Suicide - A Selfish Act?
It has been quite a big week for me. With Monday being ‘World Suicide Prevention Day’, I was invited onto the BBC breakfast show to try to open up the conversation around suicide. The response was humbling and it was a really good way to kick off the week that I had already decided I was going to make about tackling suicide stigma across my social platforms. I thought the segment was really well covered and it was great to share the sofa with Poorna Bell who had lost her partner to suicide.
I wanted my Monday vlog to be as informative as I could, so I tried to strip it right back and give the unfiltered timeline of my life’s relationship with suicide. No gimmicks, no stats, just a look into my internal world to help us all better understand suicide.
Then, on Wednesday, I was part of The Sun’s ‘You’re Not Alone’ campaign where I shared my life story of addiction and suicidal thinking.
All of this combined meant that throughout the week I had lots of conversations with people who had been impacted by suicide in some way. I talk about the time I seriously planned to take my own life as, at the time, feeling like the most selfless and noble thing I could do.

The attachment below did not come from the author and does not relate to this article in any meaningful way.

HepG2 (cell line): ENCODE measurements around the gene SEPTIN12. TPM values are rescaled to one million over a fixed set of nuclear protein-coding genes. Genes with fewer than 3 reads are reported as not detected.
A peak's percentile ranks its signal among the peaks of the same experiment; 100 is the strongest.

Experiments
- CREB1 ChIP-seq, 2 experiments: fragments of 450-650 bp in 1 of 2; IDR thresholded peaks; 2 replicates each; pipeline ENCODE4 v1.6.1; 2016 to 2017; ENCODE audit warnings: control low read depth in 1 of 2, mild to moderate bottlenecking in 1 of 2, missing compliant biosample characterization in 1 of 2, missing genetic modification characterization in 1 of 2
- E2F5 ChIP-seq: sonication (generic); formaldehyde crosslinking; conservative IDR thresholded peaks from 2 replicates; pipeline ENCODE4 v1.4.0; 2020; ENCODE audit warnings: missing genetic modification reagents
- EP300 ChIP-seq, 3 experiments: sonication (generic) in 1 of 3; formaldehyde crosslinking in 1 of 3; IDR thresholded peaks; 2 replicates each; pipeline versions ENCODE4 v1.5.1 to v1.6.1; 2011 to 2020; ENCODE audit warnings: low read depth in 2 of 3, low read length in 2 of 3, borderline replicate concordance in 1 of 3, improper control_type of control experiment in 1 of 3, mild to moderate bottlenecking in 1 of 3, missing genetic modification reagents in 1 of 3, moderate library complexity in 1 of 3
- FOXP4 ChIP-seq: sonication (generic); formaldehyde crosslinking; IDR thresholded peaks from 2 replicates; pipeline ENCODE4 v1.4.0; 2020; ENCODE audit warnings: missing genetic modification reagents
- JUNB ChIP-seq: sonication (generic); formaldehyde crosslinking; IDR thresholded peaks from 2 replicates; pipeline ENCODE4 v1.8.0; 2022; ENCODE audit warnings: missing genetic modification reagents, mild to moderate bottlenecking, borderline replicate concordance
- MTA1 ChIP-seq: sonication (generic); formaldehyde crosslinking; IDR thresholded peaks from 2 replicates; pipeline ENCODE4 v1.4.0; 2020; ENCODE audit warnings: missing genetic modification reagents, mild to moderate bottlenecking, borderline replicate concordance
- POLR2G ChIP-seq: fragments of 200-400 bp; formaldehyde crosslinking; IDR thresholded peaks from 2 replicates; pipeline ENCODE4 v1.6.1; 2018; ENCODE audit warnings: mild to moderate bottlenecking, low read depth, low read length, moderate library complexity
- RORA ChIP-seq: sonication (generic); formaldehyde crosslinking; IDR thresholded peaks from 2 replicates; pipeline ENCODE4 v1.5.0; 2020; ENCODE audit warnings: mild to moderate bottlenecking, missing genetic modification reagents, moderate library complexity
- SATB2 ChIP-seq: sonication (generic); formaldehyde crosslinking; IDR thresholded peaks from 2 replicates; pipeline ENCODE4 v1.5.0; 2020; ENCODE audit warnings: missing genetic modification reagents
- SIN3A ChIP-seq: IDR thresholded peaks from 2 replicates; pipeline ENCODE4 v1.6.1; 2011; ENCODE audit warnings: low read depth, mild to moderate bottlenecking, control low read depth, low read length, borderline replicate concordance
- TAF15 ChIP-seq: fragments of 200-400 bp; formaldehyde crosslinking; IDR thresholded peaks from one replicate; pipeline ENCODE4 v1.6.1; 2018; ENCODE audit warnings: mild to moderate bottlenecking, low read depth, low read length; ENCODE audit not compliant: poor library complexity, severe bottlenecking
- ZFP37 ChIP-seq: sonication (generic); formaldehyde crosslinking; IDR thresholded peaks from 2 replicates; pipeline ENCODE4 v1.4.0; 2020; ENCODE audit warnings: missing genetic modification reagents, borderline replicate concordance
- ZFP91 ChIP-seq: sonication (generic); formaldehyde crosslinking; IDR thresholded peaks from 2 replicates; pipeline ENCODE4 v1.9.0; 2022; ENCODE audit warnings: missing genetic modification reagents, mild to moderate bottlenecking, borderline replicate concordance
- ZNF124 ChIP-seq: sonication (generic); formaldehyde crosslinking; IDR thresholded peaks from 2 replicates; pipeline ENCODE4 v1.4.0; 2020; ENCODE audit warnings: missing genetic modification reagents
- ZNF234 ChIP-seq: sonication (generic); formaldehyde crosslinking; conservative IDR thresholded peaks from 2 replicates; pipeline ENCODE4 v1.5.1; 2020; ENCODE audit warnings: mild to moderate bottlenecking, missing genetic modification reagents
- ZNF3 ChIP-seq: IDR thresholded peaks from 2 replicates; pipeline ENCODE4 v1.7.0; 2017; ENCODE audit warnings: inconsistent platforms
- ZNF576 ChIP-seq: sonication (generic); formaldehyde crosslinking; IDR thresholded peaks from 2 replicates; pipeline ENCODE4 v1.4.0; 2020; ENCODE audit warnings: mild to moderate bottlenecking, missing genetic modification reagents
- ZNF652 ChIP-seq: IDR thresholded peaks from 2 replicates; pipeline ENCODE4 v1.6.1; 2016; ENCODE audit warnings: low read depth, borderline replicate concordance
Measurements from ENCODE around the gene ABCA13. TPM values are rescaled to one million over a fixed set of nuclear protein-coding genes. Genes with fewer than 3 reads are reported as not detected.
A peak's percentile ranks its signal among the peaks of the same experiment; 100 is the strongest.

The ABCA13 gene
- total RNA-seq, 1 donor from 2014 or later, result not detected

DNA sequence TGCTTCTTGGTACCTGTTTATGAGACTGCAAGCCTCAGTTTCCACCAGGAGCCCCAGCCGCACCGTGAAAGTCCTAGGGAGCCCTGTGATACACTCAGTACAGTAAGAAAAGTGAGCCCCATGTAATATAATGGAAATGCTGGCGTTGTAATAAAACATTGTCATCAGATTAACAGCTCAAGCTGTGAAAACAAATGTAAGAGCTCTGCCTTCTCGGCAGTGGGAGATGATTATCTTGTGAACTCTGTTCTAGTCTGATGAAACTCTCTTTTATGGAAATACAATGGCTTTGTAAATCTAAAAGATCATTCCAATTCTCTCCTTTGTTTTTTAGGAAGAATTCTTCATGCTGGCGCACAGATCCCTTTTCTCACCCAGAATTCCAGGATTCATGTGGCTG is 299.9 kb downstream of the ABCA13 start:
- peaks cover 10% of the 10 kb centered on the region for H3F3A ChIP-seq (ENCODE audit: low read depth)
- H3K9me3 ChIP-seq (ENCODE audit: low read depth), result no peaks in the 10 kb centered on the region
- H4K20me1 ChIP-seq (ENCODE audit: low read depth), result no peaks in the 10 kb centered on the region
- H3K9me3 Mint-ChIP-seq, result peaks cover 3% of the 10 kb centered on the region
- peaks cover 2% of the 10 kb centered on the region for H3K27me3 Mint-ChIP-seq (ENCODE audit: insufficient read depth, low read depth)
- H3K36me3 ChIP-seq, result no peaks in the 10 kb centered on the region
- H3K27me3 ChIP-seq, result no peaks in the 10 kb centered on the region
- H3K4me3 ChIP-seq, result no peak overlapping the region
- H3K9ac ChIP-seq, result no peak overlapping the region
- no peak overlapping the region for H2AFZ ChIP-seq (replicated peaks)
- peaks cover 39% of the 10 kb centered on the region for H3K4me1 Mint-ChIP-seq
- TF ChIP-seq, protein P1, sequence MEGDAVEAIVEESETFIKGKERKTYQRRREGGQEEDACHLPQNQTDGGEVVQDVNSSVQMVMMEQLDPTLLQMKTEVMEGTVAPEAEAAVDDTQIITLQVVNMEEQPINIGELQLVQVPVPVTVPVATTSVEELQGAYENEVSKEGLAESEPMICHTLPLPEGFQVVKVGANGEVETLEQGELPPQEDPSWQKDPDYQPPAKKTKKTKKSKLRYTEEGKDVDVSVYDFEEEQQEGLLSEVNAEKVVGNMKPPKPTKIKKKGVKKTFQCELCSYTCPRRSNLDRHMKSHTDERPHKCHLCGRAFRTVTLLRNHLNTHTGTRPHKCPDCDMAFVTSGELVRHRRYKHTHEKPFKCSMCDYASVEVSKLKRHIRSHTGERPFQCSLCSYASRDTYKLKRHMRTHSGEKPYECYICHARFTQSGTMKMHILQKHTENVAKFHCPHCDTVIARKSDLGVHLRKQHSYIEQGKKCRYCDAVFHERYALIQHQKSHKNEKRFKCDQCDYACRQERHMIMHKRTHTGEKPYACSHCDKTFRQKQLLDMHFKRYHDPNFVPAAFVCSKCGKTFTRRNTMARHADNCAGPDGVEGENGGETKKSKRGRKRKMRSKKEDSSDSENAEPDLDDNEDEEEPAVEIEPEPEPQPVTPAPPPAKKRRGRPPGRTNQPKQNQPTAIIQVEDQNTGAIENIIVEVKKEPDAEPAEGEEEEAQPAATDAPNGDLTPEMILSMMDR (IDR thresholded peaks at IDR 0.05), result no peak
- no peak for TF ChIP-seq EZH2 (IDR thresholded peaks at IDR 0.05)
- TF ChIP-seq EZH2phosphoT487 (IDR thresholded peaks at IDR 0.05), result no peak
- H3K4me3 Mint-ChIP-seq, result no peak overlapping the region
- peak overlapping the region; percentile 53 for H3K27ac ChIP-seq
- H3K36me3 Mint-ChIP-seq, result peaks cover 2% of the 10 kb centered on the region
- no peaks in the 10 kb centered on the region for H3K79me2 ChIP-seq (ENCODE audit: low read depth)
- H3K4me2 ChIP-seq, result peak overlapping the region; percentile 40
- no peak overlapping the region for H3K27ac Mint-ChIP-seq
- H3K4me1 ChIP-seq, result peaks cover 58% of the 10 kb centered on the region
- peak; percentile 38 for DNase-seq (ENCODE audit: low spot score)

I had reached a point where my mind told me that I was only tainting the lives of the people closest to me and that the world would be a better place without me.
So I can understand just how easily and quickly the mind can become that distorted and removed from reality.
Depression is real. The pain is real and had I gone through with my plan, I would have died believing I had done the right thing. Suicide is rarely just about not wanting to be here. Its more complex than that. It is lack of purpose, lack of meaning, self hate, feelings of being a fraud, anxiety…. the list is endless and messy.
I don’t believe anyone that takes their own life, or thinks about it, is in any kind of headspace where they can be justifiably judged as being selfish. This would be like judging someone in a dark room for not being able to see. For this reason I do not believe suicide is selfish.
However, and it is a big however, the loved ones that are left behind are absolutely justified to feel and explore the idea that it is selfish.
We have this want and need to make everything black and white and it doesn’t work like that. When dealing with grief and trauma it is vital we allow people to get curious and explore what they think and feel. If you are a spouse of someone lost to suicide and perhaps you are left to raise a family alone then the question of ‘why?’ is going to plague you.
We have to allow the conversation to open up. We do that by removing the stigma and allowing people to talk about how they feel, we don’t do that by telling people what they feel is wrong. With less stigma and a more open conversation we can educate each other. The moment we make peoples thoughts and feelings wrong, we encourage suppression. We must encourage the opposite - Freedom and an open conversation.
If we do this and do it to people from a young age we can help us all to better understand and comprehend the idea that suicide is not selfish.